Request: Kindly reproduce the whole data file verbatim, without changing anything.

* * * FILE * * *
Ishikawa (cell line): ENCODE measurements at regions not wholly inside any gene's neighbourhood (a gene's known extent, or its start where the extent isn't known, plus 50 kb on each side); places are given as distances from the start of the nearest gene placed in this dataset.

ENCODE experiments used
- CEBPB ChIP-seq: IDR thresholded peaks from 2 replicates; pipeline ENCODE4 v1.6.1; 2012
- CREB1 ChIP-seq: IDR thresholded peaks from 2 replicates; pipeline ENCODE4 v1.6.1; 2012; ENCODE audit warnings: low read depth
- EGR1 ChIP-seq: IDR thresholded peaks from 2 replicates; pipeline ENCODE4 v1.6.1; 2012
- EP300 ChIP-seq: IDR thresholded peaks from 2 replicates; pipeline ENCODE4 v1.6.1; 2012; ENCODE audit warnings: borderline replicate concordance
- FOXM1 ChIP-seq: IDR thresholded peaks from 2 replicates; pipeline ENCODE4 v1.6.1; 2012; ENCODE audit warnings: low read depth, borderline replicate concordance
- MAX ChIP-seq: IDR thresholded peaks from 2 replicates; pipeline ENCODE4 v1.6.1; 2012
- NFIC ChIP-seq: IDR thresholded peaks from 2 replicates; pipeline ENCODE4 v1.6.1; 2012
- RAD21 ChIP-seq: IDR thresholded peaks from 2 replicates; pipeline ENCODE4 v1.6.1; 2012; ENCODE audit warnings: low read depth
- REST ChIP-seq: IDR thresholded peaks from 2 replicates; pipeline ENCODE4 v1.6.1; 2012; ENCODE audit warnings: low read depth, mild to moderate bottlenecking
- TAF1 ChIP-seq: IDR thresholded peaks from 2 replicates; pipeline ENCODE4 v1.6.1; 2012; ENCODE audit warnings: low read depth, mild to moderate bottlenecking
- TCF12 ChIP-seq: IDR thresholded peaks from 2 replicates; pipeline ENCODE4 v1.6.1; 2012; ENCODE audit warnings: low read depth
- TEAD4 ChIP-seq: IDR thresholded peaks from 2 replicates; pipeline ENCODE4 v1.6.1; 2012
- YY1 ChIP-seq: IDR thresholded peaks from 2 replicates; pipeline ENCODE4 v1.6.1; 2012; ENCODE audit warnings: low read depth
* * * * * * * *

Ishikawa (cell line): ENCODE measurements at regions not wholly inside any gene's neighbourhood (a gene's known extent, or its start where the extent isn't known, plus 50 kb on each side); places are given as distances from the start of the nearest gene placed in this dataset.

ENCODE experiments used
- CEBPB ChIP-seq: IDR thresholded peaks from 2 replicates; pipeline ENCODE4 v1.6.1; 2012
- CREB1 ChIP-seq: IDR thresholded peaks from 2 replicates; pipeline ENCODE4 v1.6.1; 2012; ENCODE audit warnings: low read depth
- EGR1 ChIP-seq: IDR thresholded peaks from 2 replicates; pipeline ENCODE4 v1.6.1; 2012
- EP300 ChIP-seq: IDR thresholded peaks from 2 replicates; pipeline ENCODE4 v1.6.1; 2012; ENCODE audit warnings: borderline replicate concordance
- FOXM1 ChIP-seq: IDR thresholded peaks from 2 replicates; pipeline ENCODE4 v1.6.1; 2012; ENCODE audit warnings: low read depth, borderline replicate concordance
- MAX ChIP-seq: IDR thresholded peaks from 2 replicates; pipeline ENCODE4 v1.6.1; 2012
- NFIC ChIP-seq: IDR thresholded peaks from 2 replicates; pipeline ENCODE4 v1.6.1; 2012
- RAD21 ChIP-seq: IDR thresholded peaks from 2 replicates; pipeline ENCODE4 v1.6.1; 2012; ENCODE audit warnings: low read depth
- REST ChIP-seq: IDR thresholded peaks from 2 replicates; pipeline ENCODE4 v1.6.1; 2012; ENCODE audit warnings: low read depth, mild to moderate bottlenecking
- TAF1 ChIP-seq: IDR thresholded peaks from 2 replicates; pipeline ENCODE4 v1.6.1; 2012; ENCODE audit warnings: low read depth, mild to moderate bottlenecking
- TCF12 ChIP-seq: IDR thresholded peaks from 2 replicates; pipeline ENCODE4 v1.6.1; 2012; ENCODE audit warnings: low read depth
- TEAD4 ChIP-seq: IDR thresholded peaks from 2 replicates; pipeline ENCODE4 v1.6.1; 2012
- YY1 ChIP-seq: IDR thresholded peaks from 2 replicates; pipeline ENCODE4 v1.6.1; 2012; ENCODE audit warnings: low read depth